Adam Le Fondre’s spot kick – his second goal of the game – sealed Reading’s unlikely comeback and came after Everton had two penalty appeals turned down by referee Martin Atkinson during a first half that they dominated. They should have been out of sight by half-time.
“I’m probably as p----- off as I’ve ever been,” said Moyes. “Incredible. I’m not a great lover of the officials. Certainly one of them is a penalty kick, but I’m more angry with my team than the referee.”
Everton’s frustration was compounded by the news that Phil Neville has had to have a knee operation, ruling him out for six to eight weeks.
Reading manager Brian McDermott needed this first league win after his job had been linked to Dick Advocaat by Dutch journalists. “You can’t ask me about that first win any more, can you?” he said afterwards. “That has been coming for some time.”
This result looked unlikely at the break, however, after Everton had showed some fluent football, repeatedly cutting through weak Reading defending throughout the first half.
It was a fairly open start, but Reading’s vulnerable defence was quickly exposed after repeated failures to clear, with Phil Jagielka going close before Nikica Jelavic hooked the ball over from the left and Marouane Fellaini knocked down for Steven Naismith to prod in the opener.
Everton had their first strong appeal for a penalty when Kaspars Gorkss left a leg trailing and Naismith appeared to trip over it. It was one-way traffic and, after Adam Federici made further crucial stops to deny Thomas Hitzlsperger and Leon Osman, the visitors’ second worthy penalty shout followed as Sean Morrison appeared to handle a goal-bound Jelavic effort.
The momentum changed early in the second half after Nicky Shorey floated over a free kick and Le Fondre took advantage of some bad marking to guide in a far-post header equaliser.
A buoyant Reading began showing more belief and both teams looked capable of scoring, but it was the hosts who snatched the winner as Chris Gunter swung over a cross and Seamus Coleman needlessly leaned on Le Fondre as the striker attempted a header and then fell. Le Fondre picked himself up to finish from the penalty spot.
Everton nearly hit back instantly as a Fellaini header from 10 yards struck a post. But that piece of bad luck was typical of their misfortune on the day.
Adam Le Fondre’s brilliant brace earned Reading their first league win of the season – leaving David Moyes the angriest he’s ever been in his football career.
Le Fondre, who has just signed a new deal to keep him at the Madejski Stadium until 2015, was signed from League Two side Rotherham United just over a year ago.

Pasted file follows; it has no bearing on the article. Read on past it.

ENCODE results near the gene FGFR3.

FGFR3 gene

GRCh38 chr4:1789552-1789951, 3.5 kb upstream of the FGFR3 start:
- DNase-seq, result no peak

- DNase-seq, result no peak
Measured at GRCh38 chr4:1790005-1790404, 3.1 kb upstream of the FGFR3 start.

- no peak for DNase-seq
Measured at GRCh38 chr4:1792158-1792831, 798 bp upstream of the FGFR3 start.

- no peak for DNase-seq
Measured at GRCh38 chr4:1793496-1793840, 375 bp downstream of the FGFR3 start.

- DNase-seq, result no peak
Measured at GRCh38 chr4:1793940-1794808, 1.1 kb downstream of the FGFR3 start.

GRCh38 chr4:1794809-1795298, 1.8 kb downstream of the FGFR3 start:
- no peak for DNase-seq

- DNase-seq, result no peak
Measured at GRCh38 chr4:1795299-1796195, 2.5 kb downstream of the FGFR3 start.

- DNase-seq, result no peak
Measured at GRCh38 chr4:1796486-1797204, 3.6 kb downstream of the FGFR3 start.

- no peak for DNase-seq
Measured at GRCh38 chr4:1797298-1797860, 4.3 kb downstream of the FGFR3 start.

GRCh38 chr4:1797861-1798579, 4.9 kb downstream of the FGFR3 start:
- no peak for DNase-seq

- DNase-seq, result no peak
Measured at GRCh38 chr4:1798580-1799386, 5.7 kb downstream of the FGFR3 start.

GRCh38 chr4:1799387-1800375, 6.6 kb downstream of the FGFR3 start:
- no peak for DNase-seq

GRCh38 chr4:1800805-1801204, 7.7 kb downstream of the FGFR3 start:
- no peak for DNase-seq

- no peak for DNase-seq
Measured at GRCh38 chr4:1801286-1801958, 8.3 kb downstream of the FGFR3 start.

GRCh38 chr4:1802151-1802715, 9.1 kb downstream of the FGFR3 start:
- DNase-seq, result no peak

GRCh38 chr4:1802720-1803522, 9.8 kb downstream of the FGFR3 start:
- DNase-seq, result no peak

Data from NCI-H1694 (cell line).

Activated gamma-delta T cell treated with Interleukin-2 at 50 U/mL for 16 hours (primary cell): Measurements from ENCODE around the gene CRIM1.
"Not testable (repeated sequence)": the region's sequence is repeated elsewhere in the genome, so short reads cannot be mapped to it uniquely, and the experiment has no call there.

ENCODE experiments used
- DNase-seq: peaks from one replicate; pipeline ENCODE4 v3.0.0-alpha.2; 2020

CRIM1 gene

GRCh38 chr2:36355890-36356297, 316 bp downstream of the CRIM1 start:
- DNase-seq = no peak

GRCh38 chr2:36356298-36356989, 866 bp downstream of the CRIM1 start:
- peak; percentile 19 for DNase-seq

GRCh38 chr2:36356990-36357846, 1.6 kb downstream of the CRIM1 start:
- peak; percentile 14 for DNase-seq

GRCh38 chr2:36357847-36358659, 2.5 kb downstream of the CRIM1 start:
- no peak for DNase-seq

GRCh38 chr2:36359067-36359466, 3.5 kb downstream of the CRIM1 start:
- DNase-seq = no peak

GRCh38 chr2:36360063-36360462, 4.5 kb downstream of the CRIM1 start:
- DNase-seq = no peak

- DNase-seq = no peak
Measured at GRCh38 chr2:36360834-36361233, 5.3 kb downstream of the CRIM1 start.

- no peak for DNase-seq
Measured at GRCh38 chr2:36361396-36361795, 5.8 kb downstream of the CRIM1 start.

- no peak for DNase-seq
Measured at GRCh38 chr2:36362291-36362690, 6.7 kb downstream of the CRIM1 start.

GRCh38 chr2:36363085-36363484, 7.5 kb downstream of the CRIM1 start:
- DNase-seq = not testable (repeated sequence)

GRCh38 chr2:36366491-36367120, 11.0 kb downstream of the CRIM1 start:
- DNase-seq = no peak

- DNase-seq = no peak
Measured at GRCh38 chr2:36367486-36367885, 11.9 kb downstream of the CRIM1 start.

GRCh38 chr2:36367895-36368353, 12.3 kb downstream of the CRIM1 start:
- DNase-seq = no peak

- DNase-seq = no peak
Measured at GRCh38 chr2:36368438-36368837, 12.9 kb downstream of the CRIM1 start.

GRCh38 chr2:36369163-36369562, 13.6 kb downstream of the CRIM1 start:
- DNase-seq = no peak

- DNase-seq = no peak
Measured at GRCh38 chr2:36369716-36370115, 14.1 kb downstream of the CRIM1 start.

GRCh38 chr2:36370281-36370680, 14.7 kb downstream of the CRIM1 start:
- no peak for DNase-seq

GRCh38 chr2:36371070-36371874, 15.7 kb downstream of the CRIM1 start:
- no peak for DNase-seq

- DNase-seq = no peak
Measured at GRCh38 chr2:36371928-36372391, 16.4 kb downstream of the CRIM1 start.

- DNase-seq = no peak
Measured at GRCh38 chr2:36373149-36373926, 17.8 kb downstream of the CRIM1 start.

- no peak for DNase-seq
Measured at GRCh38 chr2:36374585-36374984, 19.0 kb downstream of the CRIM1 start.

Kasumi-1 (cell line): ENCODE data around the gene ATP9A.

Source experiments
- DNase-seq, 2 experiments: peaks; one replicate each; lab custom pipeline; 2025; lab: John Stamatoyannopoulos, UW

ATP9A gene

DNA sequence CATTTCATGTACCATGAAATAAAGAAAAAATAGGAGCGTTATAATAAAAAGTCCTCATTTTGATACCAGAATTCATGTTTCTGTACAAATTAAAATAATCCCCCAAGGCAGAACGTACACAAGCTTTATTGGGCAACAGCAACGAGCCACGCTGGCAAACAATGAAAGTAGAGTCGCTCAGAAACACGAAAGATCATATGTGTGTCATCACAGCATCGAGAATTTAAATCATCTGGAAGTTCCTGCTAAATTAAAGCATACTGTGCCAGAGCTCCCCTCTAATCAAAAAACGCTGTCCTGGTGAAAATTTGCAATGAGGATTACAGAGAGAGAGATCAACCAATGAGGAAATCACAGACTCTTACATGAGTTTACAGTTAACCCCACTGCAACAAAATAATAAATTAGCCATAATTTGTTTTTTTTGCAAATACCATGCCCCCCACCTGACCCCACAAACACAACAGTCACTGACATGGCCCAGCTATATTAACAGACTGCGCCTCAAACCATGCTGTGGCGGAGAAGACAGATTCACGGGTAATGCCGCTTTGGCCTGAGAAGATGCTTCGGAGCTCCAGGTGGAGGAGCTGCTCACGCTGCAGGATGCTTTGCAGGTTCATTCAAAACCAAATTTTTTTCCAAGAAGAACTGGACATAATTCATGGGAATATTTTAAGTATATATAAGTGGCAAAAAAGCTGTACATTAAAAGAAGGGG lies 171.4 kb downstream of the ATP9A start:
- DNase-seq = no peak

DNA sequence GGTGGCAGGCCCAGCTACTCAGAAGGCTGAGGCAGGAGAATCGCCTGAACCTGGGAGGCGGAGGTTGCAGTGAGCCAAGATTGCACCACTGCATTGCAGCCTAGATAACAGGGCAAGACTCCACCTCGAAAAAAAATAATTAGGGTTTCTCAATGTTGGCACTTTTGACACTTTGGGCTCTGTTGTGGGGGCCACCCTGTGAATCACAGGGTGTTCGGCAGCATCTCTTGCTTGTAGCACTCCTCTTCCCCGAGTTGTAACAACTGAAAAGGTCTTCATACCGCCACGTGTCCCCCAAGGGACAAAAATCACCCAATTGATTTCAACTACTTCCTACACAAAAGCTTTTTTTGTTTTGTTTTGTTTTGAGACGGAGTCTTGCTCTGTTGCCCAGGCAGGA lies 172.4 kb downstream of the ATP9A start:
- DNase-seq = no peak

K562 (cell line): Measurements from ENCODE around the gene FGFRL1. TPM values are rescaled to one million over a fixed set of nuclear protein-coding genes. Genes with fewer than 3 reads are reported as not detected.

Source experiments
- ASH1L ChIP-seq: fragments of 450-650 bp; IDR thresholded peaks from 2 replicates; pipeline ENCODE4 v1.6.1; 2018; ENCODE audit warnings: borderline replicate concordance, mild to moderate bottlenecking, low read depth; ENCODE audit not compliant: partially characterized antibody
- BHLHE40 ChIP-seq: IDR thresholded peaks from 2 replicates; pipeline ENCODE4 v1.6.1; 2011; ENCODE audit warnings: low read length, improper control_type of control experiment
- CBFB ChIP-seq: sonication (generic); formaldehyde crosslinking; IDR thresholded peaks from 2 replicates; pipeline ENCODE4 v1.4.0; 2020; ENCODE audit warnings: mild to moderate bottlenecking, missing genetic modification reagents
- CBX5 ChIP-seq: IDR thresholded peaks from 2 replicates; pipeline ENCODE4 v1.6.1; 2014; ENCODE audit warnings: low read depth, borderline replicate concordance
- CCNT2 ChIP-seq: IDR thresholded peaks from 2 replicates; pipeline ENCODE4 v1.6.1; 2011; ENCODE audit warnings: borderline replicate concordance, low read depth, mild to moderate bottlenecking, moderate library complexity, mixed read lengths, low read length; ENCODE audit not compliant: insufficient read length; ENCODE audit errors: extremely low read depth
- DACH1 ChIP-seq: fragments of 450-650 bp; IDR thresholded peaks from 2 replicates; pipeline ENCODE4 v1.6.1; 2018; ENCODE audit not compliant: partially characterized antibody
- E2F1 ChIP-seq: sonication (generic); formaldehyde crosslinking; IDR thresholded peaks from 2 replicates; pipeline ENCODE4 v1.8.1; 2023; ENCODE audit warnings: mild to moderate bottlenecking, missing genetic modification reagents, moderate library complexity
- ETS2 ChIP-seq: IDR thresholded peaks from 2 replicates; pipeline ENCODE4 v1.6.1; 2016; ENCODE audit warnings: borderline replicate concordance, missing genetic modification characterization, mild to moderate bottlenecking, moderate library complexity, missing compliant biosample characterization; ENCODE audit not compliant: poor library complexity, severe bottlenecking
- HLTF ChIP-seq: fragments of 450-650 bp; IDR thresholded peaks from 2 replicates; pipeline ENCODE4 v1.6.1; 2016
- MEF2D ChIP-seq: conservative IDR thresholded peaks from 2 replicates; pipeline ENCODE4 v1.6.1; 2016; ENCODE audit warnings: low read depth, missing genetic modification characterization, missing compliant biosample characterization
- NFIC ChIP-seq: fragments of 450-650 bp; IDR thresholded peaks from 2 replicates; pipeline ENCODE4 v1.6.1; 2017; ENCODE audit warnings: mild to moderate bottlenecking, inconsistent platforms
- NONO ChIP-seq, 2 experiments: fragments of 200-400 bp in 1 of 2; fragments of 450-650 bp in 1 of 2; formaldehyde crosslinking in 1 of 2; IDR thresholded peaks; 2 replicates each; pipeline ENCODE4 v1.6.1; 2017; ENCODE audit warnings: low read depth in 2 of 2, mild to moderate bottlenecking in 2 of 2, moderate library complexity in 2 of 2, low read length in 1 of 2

After netting 12 goals last season to help the Royals win promotion to the Premier League, he quickly became a fans’ favourite.
Now he is heading for cult status after helping the top flight strugglers come from behind and break their duck – at the twelth time of asking – and move out of the bottom three.
The fans, who booed off by their own team at the end of last weekend’s goalless draw with Norwich, clearly believe the Royals front man is good enough to help the side avoid relegation. In front of 24,184 supporters – a stadium record – the little striker led an astonishing comeback.
No wonder he was given a standing ovation when he was subbed with ten minutes remaining.
Brian McDermott’s side, however, were lucky to be still in the game at the interval.
Moyes’ Everton completely dominated the first half, deservedly opening the scoring in the tenth minute.
Nikica Jelavic lobbed the ball in to the box, two home defenders collided with each other – and Marouane Fellaini chested the ball through.
Steven Naismith spotted the opportunity and nipped in to stroke the ball past Reading keeper Adam Federici.
It would have been game over had the referee, Martin Atkinson, not denied the Toffees two clear-cut penalty appeals.
First Kaspars Gorkss clearly brought down Naismith in the box. Then Federici pushed Leighton Baines’ cross straight into Jelavic’s path – forcing Royals defender Sean Morrison to palm the ball over the bar.
Moyes was understandably apoplectic that the obvious penalties had not been awarded, but also with his players after a disappointing second half..